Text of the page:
Are you looking after someone else’s child? YOU could be breaking the law
Are you caring for the son or daughter of a friend or family member? You may be breaking the law.
If a person cares for someone else’s child for longer than 28 days, they are classed as a ‘private foster carer’ and are legally required to register with the local authority.
The law sets out that a child is classed as any individual up to the age of 16 years (18 years if the child is disabled). Close relatives (grandparents, brothers, sisters, uncles or aunts) are not classed as private foster carers.
However cousins and other distantly removed relatives, and families who look after children sent to the UK for education or health care by parents living overseas need to register with the local authority.
Assistant Director of Children and Family services at North East Lincolnshire Council, Megan Dennison, said: “Lots of people look after a friend or family member’s child and simply aren’t aware that they have to let us know.
“We have to ensure that every child in North East Lincolnshire is being looked after properly, and that their needs are being met. By registering with us, we can carry out some quick checks to make sure that the child and the private foster carer are both receiving the proper support.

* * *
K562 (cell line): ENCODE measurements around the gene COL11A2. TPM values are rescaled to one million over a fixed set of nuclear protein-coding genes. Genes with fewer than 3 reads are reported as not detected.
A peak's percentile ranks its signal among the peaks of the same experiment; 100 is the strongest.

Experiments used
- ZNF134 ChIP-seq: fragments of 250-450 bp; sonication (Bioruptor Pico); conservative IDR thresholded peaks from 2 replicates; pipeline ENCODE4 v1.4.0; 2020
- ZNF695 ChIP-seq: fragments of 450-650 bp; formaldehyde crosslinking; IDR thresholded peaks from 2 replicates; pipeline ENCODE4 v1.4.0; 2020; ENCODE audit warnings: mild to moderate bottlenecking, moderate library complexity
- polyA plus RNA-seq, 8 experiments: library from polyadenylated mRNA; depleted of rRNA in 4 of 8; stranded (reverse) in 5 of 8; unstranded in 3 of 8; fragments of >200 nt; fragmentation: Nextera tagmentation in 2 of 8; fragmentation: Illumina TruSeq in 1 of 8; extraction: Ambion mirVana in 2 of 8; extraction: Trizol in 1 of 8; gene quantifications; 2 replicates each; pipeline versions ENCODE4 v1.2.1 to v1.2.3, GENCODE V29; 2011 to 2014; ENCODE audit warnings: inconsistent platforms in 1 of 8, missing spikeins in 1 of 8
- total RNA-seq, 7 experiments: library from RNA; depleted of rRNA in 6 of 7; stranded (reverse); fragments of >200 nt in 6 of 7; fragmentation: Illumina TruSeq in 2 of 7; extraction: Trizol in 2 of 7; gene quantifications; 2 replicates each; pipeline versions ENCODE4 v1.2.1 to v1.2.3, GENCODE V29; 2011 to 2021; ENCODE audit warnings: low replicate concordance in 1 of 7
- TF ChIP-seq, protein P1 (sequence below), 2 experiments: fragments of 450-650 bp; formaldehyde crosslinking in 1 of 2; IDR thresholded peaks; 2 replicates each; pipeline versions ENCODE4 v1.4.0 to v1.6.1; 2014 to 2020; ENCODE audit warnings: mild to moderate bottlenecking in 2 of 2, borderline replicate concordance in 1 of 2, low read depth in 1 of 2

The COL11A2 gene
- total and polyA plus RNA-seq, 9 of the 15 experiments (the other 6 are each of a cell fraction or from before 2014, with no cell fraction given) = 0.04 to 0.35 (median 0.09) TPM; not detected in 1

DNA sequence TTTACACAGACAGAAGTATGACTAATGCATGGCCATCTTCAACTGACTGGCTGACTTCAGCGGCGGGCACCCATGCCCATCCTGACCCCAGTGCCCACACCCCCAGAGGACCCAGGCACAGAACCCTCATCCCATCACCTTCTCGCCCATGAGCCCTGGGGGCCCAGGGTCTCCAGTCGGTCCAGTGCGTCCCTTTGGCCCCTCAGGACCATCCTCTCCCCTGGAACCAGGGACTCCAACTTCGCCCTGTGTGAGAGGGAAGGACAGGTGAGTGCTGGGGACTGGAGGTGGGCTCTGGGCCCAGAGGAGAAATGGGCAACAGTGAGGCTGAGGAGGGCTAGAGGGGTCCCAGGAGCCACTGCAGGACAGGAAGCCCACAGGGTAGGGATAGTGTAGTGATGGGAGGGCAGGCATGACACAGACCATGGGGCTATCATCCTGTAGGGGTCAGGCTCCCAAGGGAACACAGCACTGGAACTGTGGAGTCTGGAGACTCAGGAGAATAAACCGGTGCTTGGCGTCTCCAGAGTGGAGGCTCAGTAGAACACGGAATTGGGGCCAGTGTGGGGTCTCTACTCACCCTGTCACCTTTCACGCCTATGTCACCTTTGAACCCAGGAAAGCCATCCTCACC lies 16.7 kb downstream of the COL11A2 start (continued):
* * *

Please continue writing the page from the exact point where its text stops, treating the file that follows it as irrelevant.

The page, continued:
“If you have found yourself in a situation where you are caring for someone else’s child for a prolonged period, please let us know.”
Councillor Kath Wheatley, portfolio holder for children and young people, said: “There are a lot of really great private foster carers out there, giving a family member or friend a helping hand by looking after their child for an extended period.
“The laws around private foster carers are in place to protect children. I would urge anyone who thinks they may be in this situation to contact the Council.”
If you think you might be a private foster carer, contact the Children’s Assessment and Safeguarding Service (CASS) on 01472 326292 (Option 2).
For more information, visit www.nelincs.gov.uk.